Overview: Red Mountain number 3, at 12,890, is the highest of the three Red Mountain peaks, located between Ouray and Silverton, Colorado. The summit is easily accessible via a closed road that leads to the summit, and is the route described here. The hike crosses private property that is posted as "no trespassing", but "non-motorized travel" is "welcome", according to the sign.
Warning: As with any hike above treeline, be sure to start early to avoid thunderstorms.
History: Red Mountain (and the entire Ouray-Silverton area, for that matter) was the scene of prolific mining activity during the late 19th century. Rich gold and silver mines on the west slope of Red Mountain #3 led to the founding of a town there named Red Mountain. In its prime, three newspapers served the town, as well as the Silverton Railroad, which ran north out of Silverton, roughly following the route of present day Highway 550. The ruins of Red Mountain are visible far below from the upper reaches of this hike.
Hike: From Highway 550, San Juan County Road #14 almost immediately turns south, near the site of the Koehler Tunnel. This is the best place to park, as the road soon crosses onto private property. Hike south along the road, which begins to turn east to climb a steep, forested ravine.
Near the top of the ravine, the road forks. Go left, through another gate. The route passes the ruins of the historic Carbon Lake Mine, as it snakes it way up a small basin. On the upper edge of the basin, the road reaches a fork, next to a collapsed log structure. Stay left.
Just above the basin, the route bypasses a locked gate in the road, and suddenly finds itself above treeline, with a view of Red Mountain number 3's summit. The road continues east and upward, across tundra slopes, reaching a saddle at 12,100 feet. Views are outstanding, with an endless sea of high peaks to the east and west.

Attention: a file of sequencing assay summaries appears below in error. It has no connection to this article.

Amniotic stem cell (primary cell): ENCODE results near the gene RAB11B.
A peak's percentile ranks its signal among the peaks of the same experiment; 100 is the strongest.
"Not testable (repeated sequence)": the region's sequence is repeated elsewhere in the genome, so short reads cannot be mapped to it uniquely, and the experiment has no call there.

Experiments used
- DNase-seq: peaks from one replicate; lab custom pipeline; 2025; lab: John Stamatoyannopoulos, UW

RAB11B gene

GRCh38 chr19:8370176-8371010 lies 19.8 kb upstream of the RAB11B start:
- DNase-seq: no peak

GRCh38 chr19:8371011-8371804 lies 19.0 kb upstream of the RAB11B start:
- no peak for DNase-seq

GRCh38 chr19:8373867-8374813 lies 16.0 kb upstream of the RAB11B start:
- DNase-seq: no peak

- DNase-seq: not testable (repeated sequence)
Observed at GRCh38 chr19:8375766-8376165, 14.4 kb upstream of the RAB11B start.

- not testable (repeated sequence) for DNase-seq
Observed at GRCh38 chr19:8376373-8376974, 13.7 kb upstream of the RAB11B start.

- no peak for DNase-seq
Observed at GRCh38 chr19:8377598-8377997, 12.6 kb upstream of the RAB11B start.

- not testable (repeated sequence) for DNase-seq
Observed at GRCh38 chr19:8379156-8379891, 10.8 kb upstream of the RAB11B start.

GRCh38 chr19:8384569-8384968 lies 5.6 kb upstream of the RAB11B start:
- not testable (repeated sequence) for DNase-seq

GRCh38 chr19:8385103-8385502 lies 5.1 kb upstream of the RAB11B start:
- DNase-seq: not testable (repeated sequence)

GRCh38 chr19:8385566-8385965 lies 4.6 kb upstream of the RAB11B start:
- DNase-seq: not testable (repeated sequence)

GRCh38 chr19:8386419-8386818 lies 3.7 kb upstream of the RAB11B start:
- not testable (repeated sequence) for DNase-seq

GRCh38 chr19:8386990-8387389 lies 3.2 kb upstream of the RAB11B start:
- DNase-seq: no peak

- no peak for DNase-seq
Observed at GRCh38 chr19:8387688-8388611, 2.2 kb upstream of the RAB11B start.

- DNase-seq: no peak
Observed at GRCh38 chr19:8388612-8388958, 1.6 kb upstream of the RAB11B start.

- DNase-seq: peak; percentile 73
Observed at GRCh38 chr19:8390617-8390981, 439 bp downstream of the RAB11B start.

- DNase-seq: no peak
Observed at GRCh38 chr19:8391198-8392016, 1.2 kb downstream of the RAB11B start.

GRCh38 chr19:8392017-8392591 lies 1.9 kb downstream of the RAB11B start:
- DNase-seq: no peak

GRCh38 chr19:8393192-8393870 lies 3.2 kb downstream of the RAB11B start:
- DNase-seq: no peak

Leaving the saddle for its summit push, the road steepens considerably, as it climbs the loose, decaying rock on the south slope of Red Mountain number 3. Several lung taxing switchbacks bring the road to its end at a small communication structure, just below the top. An easy off trail scramble up the red orange rocks takes one another 75 feet or so higher to the true summit. The view from the cone shaped summit is absolutely incredible, with 13er and 14er peaks spread out in all directions. The two lower Red Mountains, whose iron stained slopes contrast sharply with the surrounding grey peaks, lie just to the north and east. There appeared to be a summit cairn and register, but the summit was still buried in deep snow on our mid-June hike.
Gate Policy: If a gate is closed upon arrival, leave it closed after you go through. If it is open, leave it open. Leaving a closed gate open may put cattle in danger. Closing an open gate may cut them off from water. Please be respectful, leave gates as found.
WARNING! Hiking and outdoor related sports can be dangerous. Be responsible and prepare for the trip. Study the area you are entering and plan accordingly. Dress for the current and unexpected weather changes. Take plenty of water. Never go alone. Make an itinerary with your plan(s), route(s), destination(s) and expected return time. Give your itinerary to trusted family and/or friends.